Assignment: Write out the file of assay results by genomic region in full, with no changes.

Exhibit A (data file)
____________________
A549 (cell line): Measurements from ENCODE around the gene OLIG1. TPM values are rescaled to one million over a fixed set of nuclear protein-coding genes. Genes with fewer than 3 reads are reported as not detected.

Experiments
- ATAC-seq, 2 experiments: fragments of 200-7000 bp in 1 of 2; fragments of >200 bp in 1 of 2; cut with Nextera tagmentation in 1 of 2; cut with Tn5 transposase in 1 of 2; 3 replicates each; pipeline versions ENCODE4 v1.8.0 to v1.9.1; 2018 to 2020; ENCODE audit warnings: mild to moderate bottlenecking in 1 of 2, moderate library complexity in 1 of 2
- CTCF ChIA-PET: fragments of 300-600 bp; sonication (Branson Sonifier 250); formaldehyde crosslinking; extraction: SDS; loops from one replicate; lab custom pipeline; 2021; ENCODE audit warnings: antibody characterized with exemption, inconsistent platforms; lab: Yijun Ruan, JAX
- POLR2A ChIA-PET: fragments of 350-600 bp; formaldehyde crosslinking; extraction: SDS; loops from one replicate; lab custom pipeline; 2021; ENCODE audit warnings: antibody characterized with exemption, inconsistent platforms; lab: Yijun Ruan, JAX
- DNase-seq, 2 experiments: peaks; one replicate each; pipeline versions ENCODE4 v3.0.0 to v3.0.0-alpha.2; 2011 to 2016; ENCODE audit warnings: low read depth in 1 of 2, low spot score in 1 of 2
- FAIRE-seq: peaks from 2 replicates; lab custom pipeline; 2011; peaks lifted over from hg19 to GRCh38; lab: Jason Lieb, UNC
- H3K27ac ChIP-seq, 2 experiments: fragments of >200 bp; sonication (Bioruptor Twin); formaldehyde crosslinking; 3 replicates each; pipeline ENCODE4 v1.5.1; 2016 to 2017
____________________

A549 (cell line): Measurements from ENCODE around the gene OLIG1. TPM values are rescaled to one million over a fixed set of nuclear protein-coding genes. Genes with fewer than 3 reads are reported as not detected.

Experiments
- ATAC-seq, 2 experiments: fragments of 200-7000 bp in 1 of 2; fragments of >200 bp in 1 of 2; cut with Nextera tagmentation in 1 of 2; cut with Tn5 transposase in 1 of 2; 3 replicates each; pipeline versions ENCODE4 v1.8.0 to v1.9.1; 2018 to 2020; ENCODE audit warnings: mild to moderate bottlenecking in 1 of 2, moderate library complexity in 1 of 2
- CTCF ChIA-PET: fragments of 300-600 bp; sonication (Branson Sonifier 250); formaldehyde crosslinking; extraction: SDS; loops from one replicate; lab custom pipeline; 2021; ENCODE audit warnings: antibody characterized with exemption, inconsistent platforms; lab: Yijun Ruan, JAX
- POLR2A ChIA-PET: fragments of 350-600 bp; formaldehyde crosslinking; extraction: SDS; loops from one replicate; lab custom pipeline; 2021; ENCODE audit warnings: antibody characterized with exemption, inconsistent platforms; lab: Yijun Ruan, JAX
- DNase-seq, 2 experiments: peaks; one replicate each; pipeline versions ENCODE4 v3.0.0 to v3.0.0-alpha.2; 2011 to 2016; ENCODE audit warnings: low read depth in 1 of 2, low spot score in 1 of 2
- FAIRE-seq: peaks from 2 replicates; lab custom pipeline; 2011; peaks lifted over from hg19 to GRCh38; lab: Jason Lieb, UNC
- H3K27ac ChIP-seq, 2 experiments: fragments of >200 bp; sonication (Bioruptor Twin); formaldehyde crosslinking; 3 replicates each; pipeline ENCODE4 v1.5.1; 2016 to 2017